Trees are beneficial for many reasons. In addition to helping the air we breathe, trees minimize soil erosion, supply shelter for animals and provide a source of fuelwood. However, planting trees is difficult when the topsoil has already been eroded and the climate and growing conditions have changed. The projects Seed-the-Future supports help alleviate those challenges through a network of technicians, volunteers and community leaders worldwide. These programs reach remote areas and give local people the knowledge and ability to rehabilitate their environment.
Thousands of communities around the world have been able to improve their livelihoods and their environment by planting million trees.We calculate that these trees remove approximately one million tons of CO2 from the atmosphere each year.
International project photos © 2013 Trees for the Future, all rights reserved.
Seed-the-Future supports non-profit projects located around the world, impacting millions of people's lives. Currently Seed-the-Future supports international projects run by Trees for the Future and various other organization that run domestic projects. In the near future, our partners hope to add many other international and domestic projects.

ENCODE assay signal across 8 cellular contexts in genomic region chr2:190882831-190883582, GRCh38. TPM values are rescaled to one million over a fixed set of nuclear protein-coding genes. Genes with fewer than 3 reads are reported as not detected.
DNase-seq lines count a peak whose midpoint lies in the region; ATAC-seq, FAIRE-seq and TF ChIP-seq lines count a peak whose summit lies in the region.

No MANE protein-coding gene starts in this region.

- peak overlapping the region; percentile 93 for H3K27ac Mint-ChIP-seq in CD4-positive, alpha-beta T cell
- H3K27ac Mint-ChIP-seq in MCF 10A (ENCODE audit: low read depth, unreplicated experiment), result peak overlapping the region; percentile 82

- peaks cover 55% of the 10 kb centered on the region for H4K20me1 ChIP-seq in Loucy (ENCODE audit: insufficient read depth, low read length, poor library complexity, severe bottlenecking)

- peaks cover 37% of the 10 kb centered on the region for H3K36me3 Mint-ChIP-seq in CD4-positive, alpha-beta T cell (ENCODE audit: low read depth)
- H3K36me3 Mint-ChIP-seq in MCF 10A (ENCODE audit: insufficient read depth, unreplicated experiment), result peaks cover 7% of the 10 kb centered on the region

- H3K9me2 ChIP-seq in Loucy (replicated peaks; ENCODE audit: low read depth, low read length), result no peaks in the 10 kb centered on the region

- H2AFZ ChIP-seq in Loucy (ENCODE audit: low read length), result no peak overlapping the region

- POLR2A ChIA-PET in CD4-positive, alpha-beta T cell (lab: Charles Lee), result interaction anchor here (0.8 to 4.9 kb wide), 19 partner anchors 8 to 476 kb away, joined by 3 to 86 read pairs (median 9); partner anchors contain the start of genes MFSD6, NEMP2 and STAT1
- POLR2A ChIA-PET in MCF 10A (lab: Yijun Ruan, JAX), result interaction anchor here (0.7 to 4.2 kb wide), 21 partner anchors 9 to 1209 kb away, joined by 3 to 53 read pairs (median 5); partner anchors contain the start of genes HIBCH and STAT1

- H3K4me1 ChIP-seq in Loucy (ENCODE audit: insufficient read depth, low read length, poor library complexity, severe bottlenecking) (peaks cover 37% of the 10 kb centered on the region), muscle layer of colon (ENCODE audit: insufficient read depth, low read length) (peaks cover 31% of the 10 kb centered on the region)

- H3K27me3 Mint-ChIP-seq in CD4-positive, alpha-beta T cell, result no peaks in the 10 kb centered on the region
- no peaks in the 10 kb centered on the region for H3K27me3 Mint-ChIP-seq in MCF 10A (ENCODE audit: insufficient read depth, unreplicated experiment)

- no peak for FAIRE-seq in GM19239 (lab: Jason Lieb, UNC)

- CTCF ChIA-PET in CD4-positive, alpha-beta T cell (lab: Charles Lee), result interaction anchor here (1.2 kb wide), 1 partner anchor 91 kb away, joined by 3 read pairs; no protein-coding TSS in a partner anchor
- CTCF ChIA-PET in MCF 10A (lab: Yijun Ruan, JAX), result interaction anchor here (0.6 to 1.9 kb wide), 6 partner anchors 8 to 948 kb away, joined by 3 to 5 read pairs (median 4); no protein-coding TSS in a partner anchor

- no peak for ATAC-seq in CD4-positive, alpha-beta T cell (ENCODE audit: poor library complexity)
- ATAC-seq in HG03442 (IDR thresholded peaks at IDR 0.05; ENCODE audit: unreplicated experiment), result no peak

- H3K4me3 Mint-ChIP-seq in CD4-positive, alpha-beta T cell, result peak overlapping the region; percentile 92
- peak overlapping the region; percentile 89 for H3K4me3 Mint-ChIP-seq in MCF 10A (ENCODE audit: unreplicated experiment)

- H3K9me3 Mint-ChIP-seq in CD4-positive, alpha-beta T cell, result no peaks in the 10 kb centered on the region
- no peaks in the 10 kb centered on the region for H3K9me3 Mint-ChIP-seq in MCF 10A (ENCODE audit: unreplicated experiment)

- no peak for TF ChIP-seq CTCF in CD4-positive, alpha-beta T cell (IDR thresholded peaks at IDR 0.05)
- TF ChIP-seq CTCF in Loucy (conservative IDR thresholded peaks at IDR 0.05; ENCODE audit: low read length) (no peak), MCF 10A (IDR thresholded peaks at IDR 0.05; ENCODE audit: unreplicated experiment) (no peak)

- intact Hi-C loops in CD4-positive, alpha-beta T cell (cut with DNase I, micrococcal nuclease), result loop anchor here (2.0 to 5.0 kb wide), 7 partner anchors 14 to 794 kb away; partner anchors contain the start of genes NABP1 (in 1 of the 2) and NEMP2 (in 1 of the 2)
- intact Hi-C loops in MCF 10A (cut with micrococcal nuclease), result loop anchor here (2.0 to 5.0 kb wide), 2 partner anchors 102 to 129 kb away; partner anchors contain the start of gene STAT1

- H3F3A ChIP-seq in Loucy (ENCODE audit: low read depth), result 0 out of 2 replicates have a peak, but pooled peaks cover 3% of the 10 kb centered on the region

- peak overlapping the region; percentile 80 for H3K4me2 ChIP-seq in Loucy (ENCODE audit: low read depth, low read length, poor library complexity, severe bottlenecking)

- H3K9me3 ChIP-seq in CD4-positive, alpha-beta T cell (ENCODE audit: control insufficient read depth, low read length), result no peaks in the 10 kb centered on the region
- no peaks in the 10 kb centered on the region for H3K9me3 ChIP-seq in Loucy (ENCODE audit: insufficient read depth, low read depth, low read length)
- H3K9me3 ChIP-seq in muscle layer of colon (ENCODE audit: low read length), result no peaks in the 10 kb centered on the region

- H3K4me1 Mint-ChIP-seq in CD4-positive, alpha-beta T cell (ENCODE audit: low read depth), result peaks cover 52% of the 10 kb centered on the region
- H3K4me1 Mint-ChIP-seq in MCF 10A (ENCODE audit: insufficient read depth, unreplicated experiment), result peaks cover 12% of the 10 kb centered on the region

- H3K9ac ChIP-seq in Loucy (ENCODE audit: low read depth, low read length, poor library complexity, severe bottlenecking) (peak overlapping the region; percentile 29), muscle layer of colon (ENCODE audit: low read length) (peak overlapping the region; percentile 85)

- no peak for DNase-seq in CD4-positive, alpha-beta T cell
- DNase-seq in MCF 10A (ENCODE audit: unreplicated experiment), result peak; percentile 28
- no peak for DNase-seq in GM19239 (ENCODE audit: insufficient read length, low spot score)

In supporting the projects’ global efforts, communities from around the globe apply for a project to be established in their area. Once an application is received, they along with their Board of Directors, review all of the aspects of the potential project and as resources allow, new projects are implemented.
Based on the specific promotion you are a part of, one or more trees will be planted once you have completed the redemption steps. While one tree may seem insignificant in terms of a global impact, it shouldn't! One mature tree can absorb as much as 1 Ton of CO22 in it's lifetime! So, yes your donation really does something to help the earth!
Trees are carefully selected to suit the unique needs of each forestry project. When possible native tree species are planted, however in many cases native species would not be able to successfully grown, so substitute trees are chosen.
Some of our most common species include:
Faidherbia albida (Acacia albida)
Paraserianthes falcataria (Albizzia falcataria)
Senna Siamea (Cassia Siamea)
*Reforestation projects supported by various nonprofits other than TFTF.
|Seed The Future
77 East Halsey Rd.
Parsippany , NJ 07054